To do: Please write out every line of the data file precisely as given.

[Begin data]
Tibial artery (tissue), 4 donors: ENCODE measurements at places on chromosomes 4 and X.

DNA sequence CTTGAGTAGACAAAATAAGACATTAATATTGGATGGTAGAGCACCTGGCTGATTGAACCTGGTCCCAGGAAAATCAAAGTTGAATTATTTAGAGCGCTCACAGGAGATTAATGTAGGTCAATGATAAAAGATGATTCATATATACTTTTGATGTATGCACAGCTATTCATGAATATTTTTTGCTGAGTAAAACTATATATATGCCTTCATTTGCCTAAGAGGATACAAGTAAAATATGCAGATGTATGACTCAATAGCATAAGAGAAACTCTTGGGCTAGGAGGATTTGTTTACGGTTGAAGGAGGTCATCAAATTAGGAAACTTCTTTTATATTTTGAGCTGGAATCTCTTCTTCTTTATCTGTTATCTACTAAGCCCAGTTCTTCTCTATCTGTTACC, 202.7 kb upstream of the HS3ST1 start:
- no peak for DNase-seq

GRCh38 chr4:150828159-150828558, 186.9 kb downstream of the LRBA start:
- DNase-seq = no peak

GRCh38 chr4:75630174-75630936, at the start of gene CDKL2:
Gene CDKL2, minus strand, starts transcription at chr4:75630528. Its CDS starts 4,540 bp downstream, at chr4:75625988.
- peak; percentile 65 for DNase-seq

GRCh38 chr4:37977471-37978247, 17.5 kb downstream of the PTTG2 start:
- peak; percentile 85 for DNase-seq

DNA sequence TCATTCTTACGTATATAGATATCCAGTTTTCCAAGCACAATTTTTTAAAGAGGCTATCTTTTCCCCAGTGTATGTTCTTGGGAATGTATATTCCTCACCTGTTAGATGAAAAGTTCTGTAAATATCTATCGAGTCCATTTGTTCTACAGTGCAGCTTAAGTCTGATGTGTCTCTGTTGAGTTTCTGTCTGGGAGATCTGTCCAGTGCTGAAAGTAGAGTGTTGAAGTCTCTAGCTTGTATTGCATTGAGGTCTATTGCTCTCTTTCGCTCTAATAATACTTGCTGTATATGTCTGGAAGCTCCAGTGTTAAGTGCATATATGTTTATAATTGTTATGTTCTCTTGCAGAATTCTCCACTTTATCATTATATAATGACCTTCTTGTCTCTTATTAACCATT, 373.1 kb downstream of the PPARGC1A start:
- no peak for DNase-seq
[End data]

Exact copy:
Tibial artery (tissue), 4 donors: ENCODE measurements at places on chromosomes 4 and X.

DNA sequence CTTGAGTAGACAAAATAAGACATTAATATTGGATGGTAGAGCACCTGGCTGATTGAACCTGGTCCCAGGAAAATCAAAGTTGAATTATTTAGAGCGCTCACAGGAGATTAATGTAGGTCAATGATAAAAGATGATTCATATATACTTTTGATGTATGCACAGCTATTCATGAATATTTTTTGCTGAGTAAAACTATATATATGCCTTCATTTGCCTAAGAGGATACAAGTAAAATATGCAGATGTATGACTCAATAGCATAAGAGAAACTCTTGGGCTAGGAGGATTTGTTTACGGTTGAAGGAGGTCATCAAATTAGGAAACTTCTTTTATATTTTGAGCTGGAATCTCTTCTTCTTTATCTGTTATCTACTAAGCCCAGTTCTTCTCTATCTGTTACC, 202.7 kb upstream of the HS3ST1 start:
- no peak for DNase-seq

GRCh38 chr4:150828159-150828558, 186.9 kb downstream of the LRBA start:
- DNase-seq = no peak

GRCh38 chr4:75630174-75630936, at the start of gene CDKL2:
Gene CDKL2, minus strand, starts transcription at chr4:75630528. Its CDS starts 4,540 bp downstream, at chr4:75625988.
- peak; percentile 65 for DNase-seq

GRCh38 chr4:37977471-37978247, 17.5 kb downstream of the PTTG2 start:
- peak; percentile 85 for DNase-seq

DNA sequence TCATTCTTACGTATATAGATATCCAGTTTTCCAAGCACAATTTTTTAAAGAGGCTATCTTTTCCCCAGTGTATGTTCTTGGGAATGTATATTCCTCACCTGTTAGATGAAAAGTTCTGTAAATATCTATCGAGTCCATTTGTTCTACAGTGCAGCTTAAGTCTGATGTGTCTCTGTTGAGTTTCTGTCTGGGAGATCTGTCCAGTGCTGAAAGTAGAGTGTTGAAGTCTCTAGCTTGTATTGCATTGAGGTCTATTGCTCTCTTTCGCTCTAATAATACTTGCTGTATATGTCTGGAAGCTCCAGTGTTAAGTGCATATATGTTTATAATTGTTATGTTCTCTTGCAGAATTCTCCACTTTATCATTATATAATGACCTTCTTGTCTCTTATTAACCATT, 373.1 kb downstream of the PPARGC1A start:
- no peak for DNase-seq